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Don’t get “wheeled” into a staged car accident

March is insurance fraud prevention month. It’s the perfect time to learn about one of the most common types of auto insurance fraud: staged collisions. And, more importantly, what you can do to lower your risk of being a victim and help fight fraud.

Common types of staged collisions
There are three main types of staged collisions:

  1. The Swoop and Squat: This scenario often involves two or more vehicles working together. The fraudster will pull quickly in front of a driver and slam on their brakes to cause a rear-end collision. The other vehicles involved in the scam may drive alongside the target or box them in to prevent them from avoiding the crash. The front vehicle will often contain several passengers who will all claim to be injured.

  2. The Drive-down or Wave-in: This scenario often occurs in either a parking lot or in heavy traffic. In the parking lot version, the fraudster will wave on a target vehicle trying to exit their parking spot. Then, will accelerate into them causing a collision that makes the target appear at fault. In the traffic version, the fraudster will wave in a target vehicle trying to change lanes and then accelerate into them. Again, making the target appear at fault.

  3. The Target and Bullet or The Target Left Turn: In the Target and Bullet scenario, the fraudster intentionally hits a target vehicle. This scam has many variations, but a common version is known as the Target Left Turn. In this scenario, the target vehicle is waiting to turn left at an intersection. The fraudster waves them through and then accelerates to cause a collision.

In all the above scenarios, fraudsters may be working as part of a “fraud party” to maximize profits from the scam. These criminal rings often include tow truck operators, multiple drivers and passengers, and false witnesses who will claim the target is at fault. Together, the fraud party will drive up the cost of the collision with false claims of:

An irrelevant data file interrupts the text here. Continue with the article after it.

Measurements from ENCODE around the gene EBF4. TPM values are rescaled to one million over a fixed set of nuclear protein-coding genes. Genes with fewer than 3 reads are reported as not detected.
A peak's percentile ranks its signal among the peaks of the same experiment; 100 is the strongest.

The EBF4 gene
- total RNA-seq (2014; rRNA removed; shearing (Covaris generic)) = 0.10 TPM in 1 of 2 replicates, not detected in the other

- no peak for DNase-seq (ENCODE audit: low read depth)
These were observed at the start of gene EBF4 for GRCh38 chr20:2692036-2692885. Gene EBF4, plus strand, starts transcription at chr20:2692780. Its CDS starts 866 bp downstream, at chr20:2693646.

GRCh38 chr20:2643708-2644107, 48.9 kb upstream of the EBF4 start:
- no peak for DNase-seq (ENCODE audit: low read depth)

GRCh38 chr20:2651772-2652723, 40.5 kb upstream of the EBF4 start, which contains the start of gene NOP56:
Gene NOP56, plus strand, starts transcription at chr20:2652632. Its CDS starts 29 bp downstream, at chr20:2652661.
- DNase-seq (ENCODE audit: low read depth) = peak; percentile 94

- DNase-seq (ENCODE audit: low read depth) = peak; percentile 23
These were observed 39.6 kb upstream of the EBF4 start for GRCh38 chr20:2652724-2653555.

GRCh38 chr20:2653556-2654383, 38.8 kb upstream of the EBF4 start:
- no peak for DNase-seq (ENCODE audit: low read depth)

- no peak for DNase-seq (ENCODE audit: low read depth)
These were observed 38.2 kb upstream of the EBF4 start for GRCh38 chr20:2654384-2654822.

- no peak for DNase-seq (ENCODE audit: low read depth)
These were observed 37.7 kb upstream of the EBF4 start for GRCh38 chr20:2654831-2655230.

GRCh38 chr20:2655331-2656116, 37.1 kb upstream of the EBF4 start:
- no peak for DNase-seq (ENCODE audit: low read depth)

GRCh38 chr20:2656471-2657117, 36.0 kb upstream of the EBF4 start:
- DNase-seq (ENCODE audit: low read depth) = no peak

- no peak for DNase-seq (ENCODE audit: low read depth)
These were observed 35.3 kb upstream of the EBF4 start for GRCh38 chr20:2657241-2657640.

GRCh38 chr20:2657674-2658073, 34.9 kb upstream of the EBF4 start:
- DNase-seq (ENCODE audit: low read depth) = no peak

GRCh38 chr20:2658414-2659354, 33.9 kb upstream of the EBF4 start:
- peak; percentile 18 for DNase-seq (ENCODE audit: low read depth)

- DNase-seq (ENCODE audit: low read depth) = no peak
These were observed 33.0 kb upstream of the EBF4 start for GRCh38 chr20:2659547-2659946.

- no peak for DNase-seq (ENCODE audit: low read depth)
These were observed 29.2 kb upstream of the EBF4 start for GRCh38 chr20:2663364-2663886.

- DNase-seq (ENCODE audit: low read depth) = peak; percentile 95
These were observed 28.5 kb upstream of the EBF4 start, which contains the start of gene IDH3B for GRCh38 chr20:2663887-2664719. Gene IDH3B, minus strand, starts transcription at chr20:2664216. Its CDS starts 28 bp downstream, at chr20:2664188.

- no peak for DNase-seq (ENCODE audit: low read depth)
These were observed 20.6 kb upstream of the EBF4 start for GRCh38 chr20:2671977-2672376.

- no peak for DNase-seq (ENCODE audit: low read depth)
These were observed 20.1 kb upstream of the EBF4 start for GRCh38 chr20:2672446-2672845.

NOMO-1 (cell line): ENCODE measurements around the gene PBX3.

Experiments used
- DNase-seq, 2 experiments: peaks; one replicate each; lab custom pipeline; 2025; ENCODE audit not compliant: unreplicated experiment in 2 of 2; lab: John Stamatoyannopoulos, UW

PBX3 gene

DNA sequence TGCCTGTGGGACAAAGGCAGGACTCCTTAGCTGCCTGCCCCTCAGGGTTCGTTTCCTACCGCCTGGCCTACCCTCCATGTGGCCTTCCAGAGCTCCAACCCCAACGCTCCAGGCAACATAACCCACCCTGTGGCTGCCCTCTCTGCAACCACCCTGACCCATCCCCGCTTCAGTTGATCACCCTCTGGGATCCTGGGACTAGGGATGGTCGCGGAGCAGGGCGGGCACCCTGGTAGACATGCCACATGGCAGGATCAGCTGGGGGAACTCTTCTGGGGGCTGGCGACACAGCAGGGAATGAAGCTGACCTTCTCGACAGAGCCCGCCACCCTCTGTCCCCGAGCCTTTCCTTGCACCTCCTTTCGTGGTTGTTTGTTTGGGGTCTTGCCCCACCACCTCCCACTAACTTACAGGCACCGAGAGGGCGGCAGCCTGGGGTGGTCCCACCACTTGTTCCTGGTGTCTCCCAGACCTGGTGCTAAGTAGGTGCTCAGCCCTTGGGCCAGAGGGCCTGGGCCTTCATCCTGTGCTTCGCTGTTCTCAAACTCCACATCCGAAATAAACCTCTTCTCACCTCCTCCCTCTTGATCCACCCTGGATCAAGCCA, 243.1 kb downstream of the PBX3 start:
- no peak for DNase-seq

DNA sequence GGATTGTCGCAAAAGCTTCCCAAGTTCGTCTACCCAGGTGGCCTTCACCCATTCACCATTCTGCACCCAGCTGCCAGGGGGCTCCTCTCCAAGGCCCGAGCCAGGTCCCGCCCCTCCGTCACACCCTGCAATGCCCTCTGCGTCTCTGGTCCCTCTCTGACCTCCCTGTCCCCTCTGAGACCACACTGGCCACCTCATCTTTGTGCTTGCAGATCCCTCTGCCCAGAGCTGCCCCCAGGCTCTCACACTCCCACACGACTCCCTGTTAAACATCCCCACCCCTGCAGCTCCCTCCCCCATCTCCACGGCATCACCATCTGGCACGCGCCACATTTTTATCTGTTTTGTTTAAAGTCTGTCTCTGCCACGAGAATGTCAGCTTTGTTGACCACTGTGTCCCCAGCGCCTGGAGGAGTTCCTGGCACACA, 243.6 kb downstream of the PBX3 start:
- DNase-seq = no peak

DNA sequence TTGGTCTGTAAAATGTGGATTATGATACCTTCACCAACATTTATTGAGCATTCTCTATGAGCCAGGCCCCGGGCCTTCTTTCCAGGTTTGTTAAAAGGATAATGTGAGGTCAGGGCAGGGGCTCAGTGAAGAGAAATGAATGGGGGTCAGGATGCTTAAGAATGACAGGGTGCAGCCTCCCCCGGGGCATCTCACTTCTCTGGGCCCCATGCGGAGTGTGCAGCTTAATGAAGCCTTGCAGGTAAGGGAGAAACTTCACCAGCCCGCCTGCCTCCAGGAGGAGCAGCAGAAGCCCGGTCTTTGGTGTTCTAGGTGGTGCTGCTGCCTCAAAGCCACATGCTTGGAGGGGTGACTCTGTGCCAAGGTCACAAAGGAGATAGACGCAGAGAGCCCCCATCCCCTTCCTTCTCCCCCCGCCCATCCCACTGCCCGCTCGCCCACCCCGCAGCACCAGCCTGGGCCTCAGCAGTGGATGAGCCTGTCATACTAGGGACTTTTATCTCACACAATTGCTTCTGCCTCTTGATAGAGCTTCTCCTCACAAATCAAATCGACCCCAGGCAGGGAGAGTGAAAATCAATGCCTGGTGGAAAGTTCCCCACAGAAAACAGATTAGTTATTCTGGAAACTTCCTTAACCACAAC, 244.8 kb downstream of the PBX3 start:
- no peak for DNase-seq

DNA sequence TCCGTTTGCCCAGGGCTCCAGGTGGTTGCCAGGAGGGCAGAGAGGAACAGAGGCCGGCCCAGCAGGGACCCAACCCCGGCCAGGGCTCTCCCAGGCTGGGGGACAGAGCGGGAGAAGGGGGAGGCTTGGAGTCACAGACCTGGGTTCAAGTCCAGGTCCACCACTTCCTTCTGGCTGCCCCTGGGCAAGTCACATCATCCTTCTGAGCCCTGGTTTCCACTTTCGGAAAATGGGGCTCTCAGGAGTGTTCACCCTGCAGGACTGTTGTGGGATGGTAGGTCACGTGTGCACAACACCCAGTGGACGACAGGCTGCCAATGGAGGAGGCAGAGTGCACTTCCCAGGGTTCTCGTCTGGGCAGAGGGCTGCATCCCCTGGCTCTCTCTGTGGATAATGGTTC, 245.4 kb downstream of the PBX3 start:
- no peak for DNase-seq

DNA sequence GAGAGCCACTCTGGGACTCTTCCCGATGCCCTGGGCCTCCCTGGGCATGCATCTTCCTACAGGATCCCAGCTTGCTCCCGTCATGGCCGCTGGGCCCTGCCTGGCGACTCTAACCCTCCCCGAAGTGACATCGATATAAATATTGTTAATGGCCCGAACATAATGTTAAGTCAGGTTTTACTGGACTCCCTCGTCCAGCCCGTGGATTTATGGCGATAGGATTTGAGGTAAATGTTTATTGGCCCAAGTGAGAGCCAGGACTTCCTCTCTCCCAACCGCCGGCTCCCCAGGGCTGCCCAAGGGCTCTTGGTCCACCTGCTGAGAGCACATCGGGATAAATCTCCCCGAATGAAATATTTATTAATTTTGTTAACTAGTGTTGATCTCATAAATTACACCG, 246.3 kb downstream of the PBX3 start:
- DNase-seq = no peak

• Vehicle damage

  • Injury assessment, treatment, rehabilitation, and assistive devices

  • Loss of income

  • Towing fees and additional services (wait times, scene cleanup, etc.)

Warning signs of auto insurance fraud
Watch out for these warning signs you’ve been involved in a staged collision to lower your risk of being a victim of auto insurance fraud.

  • Suspicious or unpredictable driving behaviour. Was the other vehicle following too closely, cutting you off or waving you into a different lane in heavy traffic?

  • Being prevented from changing lanes. Were other vehicles following closely behind or beside you, boxing you in? 

  • Phoney witnesses. Has a group of witnesses suddenly appeared on the scene, all supporting the other driver’s version of events?

  • Sudden appearance of passengers. Does it seem like several passengers have shown up out of nowhere, all claiming to be injured?

  • Exaggerated injuries. Do the driver and passengers of the other vehicle all seem to be claiming serious injuries despite minor damage to the vehicle?

  • Swift arrival of a tow truck. Does a tow truck seem to appear and start working immediately after the collision, despite not having been called?

  • Pressure to sign documents. Are you being pressured to sign documents like blank insurance claim forms?

What to do if you’ve been involved in a collision (staged or not)
If you’ve been involved in a collision, remember the acronym S.A.F.E.R. and follow these five steps.

  1. Stay calm. Staged collisions happen very quickly, and fraudsters rely on a target’s panic to cloud their judgment and make them easier to scam. Stop your vehicle and, if safe to do so, move it off the road.

  2. Assess the situation. Keep an eye out for the warning signs of staged collisions. Look at the damage to all vehicles involved. Check to see if any drivers or passengers are injured. If someone is seriously injured, do not move them until medical help arrives.

  3. Flag the professionals. If anyone is injured and/or vehicle damage appears greater than $2,000, call 911 to get medical and police assistance. If there are no injuries and damages appear less than $2,000, contact your local police department to report the collision.

  4. Exchange information. Record names and contact information for all drivers, passengers, and witnesses on the scene. Get vehicle details and insurance information from all drivers involved. Take plenty of photos and/or videos of the collision scene, vehicle damage and road conditions. Do not sign any documents or agree to anything on the scene of the accident.

  5. Reach out to insurance. Report the collision to your insurance provider as soon as the crisis is handled and you’re in a safe place. If you suspect you’ve been a victim of auto insurance fraud, tell your insurer and local police.

Unfortunately, anyone can be a victim of auto insurance fraud. That’s why it’s important to know you have the coverage and support you need if you were to be involved in a staged collision. If you’re shopping for car insurance, contact an OTIP broker at 1-833-615-9326 to get a free quote. Or, if you’re a current OTIP policyholder, call 1-833-494-0089 to review your policy and inquire about your coverage options.

Related articles: Learn how to protect benefits fraud – and protect your planHelping to prevent benefits fraud, Fighting Fraud, and How to protect yourself from restoration fraud.

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